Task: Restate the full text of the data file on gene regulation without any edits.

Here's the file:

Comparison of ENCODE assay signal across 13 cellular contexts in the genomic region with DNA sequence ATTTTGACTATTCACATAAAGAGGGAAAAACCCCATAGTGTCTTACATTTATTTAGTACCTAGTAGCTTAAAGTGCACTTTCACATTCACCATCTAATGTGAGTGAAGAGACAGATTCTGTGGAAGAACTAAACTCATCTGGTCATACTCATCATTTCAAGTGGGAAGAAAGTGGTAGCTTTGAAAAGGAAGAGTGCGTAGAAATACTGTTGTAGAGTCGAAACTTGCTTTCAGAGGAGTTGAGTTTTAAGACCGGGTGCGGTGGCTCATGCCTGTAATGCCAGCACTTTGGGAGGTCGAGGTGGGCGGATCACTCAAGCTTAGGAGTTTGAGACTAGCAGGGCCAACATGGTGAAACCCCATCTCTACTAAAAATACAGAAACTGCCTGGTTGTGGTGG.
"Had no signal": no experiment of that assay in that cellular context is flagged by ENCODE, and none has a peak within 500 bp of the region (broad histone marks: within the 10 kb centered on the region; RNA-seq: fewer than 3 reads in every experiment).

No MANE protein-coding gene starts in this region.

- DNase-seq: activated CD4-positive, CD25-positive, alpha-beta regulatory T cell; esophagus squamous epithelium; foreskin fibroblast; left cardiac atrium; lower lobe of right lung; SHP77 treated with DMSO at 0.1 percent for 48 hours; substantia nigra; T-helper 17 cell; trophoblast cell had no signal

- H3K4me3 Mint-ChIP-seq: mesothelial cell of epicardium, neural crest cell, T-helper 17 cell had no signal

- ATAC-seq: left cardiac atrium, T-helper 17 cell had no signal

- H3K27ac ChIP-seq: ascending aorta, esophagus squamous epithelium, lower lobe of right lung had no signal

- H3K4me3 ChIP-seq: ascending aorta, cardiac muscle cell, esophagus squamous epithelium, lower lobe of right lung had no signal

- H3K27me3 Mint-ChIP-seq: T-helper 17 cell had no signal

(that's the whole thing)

Comparison of ENCODE assay signal across 13 cellular contexts in the genomic region with DNA sequence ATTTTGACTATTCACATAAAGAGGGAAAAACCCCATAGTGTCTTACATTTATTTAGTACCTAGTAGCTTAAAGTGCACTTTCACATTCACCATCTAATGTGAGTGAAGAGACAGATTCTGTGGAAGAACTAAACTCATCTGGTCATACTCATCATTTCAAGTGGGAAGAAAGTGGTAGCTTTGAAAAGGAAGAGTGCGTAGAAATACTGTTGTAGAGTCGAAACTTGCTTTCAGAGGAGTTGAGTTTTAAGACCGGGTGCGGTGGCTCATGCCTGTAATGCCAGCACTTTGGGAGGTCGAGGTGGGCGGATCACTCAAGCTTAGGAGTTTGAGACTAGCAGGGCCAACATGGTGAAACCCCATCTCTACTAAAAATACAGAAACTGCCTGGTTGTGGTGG.
"Had no signal": no experiment of that assay in that cellular context is flagged by ENCODE, and none has a peak within 500 bp of the region (broad histone marks: within the 10 kb centered on the region; RNA-seq: fewer than 3 reads in every experiment).

No MANE protein-coding gene starts in this region.

- DNase-seq: activated CD4-positive, CD25-positive, alpha-beta regulatory T cell; esophagus squamous epithelium; foreskin fibroblast; left cardiac atrium; lower lobe of right lung; SHP77 treated with DMSO at 0.1 percent for 48 hours; substantia nigra; T-helper 17 cell; trophoblast cell had no signal

- H3K4me3 Mint-ChIP-seq: mesothelial cell of epicardium, neural crest cell, T-helper 17 cell had no signal

- ATAC-seq: left cardiac atrium, T-helper 17 cell had no signal

- H3K27ac ChIP-seq: ascending aorta, esophagus squamous epithelium, lower lobe of right lung had no signal

- H3K4me3 ChIP-seq: ascending aorta, cardiac muscle cell, esophagus squamous epithelium, lower lobe of right lung had no signal

- H3K27me3 Mint-ChIP-seq: T-helper 17 cell had no signal